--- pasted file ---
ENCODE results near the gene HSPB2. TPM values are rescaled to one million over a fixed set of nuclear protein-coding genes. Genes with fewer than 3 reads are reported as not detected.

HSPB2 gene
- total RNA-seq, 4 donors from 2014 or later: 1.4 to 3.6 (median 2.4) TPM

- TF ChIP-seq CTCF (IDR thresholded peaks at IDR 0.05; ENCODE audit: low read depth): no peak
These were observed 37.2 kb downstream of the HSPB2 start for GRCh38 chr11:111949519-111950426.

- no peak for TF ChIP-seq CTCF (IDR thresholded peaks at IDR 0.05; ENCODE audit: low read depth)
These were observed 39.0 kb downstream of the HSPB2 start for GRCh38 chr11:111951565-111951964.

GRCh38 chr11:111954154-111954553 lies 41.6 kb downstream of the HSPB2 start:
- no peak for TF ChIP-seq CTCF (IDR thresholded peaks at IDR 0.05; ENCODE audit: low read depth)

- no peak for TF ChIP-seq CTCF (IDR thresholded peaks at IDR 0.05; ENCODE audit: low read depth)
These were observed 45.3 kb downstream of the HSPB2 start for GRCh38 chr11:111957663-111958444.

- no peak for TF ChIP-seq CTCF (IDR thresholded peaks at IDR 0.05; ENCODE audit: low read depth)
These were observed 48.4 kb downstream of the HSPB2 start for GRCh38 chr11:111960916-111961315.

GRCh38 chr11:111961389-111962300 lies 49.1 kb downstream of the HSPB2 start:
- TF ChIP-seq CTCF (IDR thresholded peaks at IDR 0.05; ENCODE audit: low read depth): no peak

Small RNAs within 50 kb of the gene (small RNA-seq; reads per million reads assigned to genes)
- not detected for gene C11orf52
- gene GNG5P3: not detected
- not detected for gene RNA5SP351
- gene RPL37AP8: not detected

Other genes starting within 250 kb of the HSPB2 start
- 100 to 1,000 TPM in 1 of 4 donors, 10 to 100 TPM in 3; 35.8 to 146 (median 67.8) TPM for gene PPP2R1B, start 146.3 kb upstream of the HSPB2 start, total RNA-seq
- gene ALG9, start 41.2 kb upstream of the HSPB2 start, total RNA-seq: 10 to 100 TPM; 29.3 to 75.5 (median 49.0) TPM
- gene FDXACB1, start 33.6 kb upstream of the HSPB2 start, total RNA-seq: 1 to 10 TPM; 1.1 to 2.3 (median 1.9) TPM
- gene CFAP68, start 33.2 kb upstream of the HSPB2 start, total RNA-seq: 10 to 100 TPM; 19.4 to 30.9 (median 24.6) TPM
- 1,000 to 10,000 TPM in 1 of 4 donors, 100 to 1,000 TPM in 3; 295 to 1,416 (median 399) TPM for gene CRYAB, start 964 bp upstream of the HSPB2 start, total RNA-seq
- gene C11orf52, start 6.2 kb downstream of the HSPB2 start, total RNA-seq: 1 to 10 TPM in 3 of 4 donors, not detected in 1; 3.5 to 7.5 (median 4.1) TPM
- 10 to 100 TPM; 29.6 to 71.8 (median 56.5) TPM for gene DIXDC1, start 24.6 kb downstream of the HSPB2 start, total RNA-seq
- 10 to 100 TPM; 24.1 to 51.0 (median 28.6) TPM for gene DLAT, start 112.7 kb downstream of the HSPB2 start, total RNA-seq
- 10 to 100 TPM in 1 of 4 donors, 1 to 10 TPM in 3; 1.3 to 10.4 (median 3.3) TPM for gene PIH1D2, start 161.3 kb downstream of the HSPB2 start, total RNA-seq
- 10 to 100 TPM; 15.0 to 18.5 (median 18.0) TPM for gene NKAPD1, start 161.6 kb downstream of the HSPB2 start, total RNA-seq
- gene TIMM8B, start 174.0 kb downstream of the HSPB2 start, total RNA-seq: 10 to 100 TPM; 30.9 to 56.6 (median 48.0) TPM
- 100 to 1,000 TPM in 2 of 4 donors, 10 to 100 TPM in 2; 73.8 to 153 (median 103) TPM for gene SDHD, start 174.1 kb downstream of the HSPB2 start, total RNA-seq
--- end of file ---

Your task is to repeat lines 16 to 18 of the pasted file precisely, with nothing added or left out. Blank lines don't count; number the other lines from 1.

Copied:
Small RNAs within 50 kb of the gene (small RNA-seq; reads per million reads assigned to genes)
- not detected for gene C11orf52
- gene GNG5P3: not detected